The second day was spent like the first, just wandering around to see what this chaotic city has to offer. We noticed that you can’t really walk a straight line on the sidewalk for more than a few seconds before you have to dodge a parked scooter or car, a restaurant table, a street vendor, a sleeping dog, a rooster… We also went to see the water puppet show which apparently is a traditional Vietnamese thing to do but I’ve never heard of it and I was the only Vietnamese person in the audience. We also walked through the night market which was pretty predictable; cheap clothing, accessories and snack stands. Worth mentioning is that we found the trick to stop the harassment from vendors: I taught Mark a few sentences in Vietnamese, and when he would pull them out in response to the vendors, they were so shock that it made them speechless then they would laugh a little and leave us alone.

The Ho Chi Minh mausoleum complex was our destination for the next day and it was quite disappointing. For one Ho Chi Minh’s body was unavailable for us to see since it was shipped to Russia for some “maintenance”. Also the Imperial Palace was off limit for no apparent reason, the Ho Chi Minh museum was a weird mix of an art exhibition and history museum with very random pictures and pieces that don’t really seem to make sense. We saw tons of pictures of North Korea’s leader Kim Jong Il and his propaganda which was quite disturbing. We also saw what they say was Ho Chi Minh’s stilts house but it looked as if it was built 5 years ago and no one ever lived in it. To top it off, most of the areas were off limits and there were arrogant guards who would yell at us if we stopped too long to look at the fishes in the pond. Our day will end as it will often end in Hanoi: with tons of Bia Hoi Ha Noi (the famous draft beer).

Our remaining days in Hanoi consisted of the same: walking around different areas of Hanoi, witnessing more drunken men hop on their scooters and witnessing more accidents. We actually saw a traffic accident between a motorbike and a taxi. After the passenger of the motorbike punched the taxi driver, it gathered a huge crowd, noticeably absent from the crowd was the policemen sitting in his car right across the street who just couldn’t be bothered. We also spent our days relaxing, planning future segment of our trip and of course, trying new foods.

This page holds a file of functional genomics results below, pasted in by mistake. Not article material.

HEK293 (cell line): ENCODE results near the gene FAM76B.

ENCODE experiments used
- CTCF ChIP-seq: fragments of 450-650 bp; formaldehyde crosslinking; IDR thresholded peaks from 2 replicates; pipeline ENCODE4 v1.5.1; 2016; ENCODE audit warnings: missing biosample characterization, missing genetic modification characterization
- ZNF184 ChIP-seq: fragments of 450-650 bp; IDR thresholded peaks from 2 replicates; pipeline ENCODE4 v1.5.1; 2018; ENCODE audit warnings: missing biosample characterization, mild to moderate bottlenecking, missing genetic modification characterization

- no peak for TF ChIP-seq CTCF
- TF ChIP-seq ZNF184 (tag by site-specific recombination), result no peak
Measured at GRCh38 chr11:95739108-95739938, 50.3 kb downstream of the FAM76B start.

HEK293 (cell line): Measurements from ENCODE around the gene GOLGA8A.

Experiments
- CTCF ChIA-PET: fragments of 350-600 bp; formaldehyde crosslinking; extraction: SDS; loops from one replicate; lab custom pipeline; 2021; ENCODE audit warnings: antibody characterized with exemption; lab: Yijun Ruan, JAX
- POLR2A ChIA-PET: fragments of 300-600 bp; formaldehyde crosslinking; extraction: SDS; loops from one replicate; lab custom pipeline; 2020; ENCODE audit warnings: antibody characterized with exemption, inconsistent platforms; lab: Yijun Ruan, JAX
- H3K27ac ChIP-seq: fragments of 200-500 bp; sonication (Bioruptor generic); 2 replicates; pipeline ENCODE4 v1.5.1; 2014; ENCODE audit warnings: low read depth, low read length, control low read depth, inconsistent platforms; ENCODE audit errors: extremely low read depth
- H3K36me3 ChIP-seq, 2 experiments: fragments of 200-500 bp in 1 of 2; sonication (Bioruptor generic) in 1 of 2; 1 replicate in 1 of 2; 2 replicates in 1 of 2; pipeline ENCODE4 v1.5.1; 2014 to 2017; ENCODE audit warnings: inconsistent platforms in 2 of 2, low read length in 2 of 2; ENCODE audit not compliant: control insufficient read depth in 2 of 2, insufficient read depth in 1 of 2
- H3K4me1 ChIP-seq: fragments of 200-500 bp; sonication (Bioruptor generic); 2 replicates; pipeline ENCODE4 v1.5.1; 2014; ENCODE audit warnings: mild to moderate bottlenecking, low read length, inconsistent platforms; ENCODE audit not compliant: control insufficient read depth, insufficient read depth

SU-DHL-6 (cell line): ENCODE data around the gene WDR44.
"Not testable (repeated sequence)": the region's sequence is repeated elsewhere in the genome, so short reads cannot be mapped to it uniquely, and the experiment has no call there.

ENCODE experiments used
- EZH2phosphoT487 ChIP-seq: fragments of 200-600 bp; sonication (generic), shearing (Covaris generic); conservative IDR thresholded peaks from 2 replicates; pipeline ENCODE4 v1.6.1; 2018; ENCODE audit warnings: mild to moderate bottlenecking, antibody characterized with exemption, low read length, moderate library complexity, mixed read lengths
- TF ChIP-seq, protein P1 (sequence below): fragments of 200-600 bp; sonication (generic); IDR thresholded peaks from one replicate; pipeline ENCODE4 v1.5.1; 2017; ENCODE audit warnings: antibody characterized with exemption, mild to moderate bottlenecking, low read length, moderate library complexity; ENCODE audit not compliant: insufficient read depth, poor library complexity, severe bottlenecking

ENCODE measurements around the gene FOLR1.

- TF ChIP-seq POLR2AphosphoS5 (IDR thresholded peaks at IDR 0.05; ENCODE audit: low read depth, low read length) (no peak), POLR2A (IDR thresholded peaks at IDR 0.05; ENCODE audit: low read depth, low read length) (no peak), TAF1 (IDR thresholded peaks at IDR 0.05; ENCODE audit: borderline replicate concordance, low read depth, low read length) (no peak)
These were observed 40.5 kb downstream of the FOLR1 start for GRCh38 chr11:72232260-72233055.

One night while having dinner at this really popular traditional Vietnamese restaurant, we got to talking to Mr. Vo who happened to sit in front of us. After a few exchanges, we learn that he’s a self made millionaire turned philanthropist from Ho Chi Minh City. He was quite interesting and even invited us to coffee after to teach Mark how to become rich (I was taking notes just in case Mark forgets). He gave us his card and told us to contact him once we’re in HCMC, we’ll give him a ring just to find out if his stories were real or just BS.

The real highlights of Hanoi were the couple times that we left it behind, once to go to Halong Bay and the other to go to Sapa.


Our minivan ride to Halong City was quite uncomfortable but it taught us that on the highway in Vietnam, you’re allowed to go anywhere from 80km/h down to a complete stop!! And not even a complete stop on the side lane, it was on the fast lane!! These people are insane.

We miraculously arrived alive at the wharf and boarded our very nice “junk” style boat. It was named the White Dolphin and we spent the night on it. We had our own private cabin equipped with AC and hot water.
As it sailed into Halong Bay towards the Hang Sung Sot cave, we feasted on a very good seafood lunch. At our table was this very sweet Chinese/Vietnamese couple from Toronto who would become our partners in crime during the next couple days. We also met Rachel and Jamie, a cool, young couple from Yorkshire, England. We would hook up with them later on in Sa Pa.

The best part of our lunch was without contest, the view of Halong Bay, it is breathtaking. We stopped at the cave and went to explore its 3 huge chambers, it was the biggest cave we’ve seen so far and ended with the most spectacular view of Halong Bay. After returning to our little cruise boat, we got our gear and kayaked to the nearest beach for a climb up the mountain for another great view of the bay and also for some much enjoyed swim. Our evening ended with dinner, some squid fishing, Karaoke and a few drinks with our boat mates.

The next day, we made our way to Cat Ba Island and headed to the National Park for some surprise hiking (our tour schedule described it more as a visit to the zoo/botanical garden so we were not in hiking gear at all). After an hour of slippery, dirty and dangerous climbing, we made it to the top which could barely fit 20 people yet we were around 50. The view was quite spectacular, but it was too crowded and we were too tired to really enjoy it so we made our way back down which was not any easier. Dirty and muddy, we checked in our hotel room on Cat Ba Island, showered, ate and napped. Later on, we took a stroll on the main street and saw some crabs, floating restaurants and boat homes. Cat Ba is quite small, quiet and very peaceful. It doesn’t have much to offer in terms of sights and activities since we’re not really rock climbers. The day after, we went back to our boat and sailed back to Halong City where our minivan was waiting to take us back to Hanoi.


We went to Sa Pa on a very pleasant overnight train ride where we played cards, enjoyed some snacks and a few hours of sleep on our pretty comfortable private berth. We arrived at our hotel in Sa Pa early in the morning with Rachel and Jamie, who were also on the same train as us.

After a morning snooze, we hit the town and met up with Rachel and Jamie. We lunched on grilled skewers and buns and climbed up some mountain for great view of downtown Sa Pa and beyond. On the way up, the boys showed us their manly side; they each shot a few rounds of arrows using a wooden crossbow, and they both hit the bull’s-eye! That night we introduced Rachel and Jamie to the traditional hot pot which we all enjoyed while exchanging travel stories.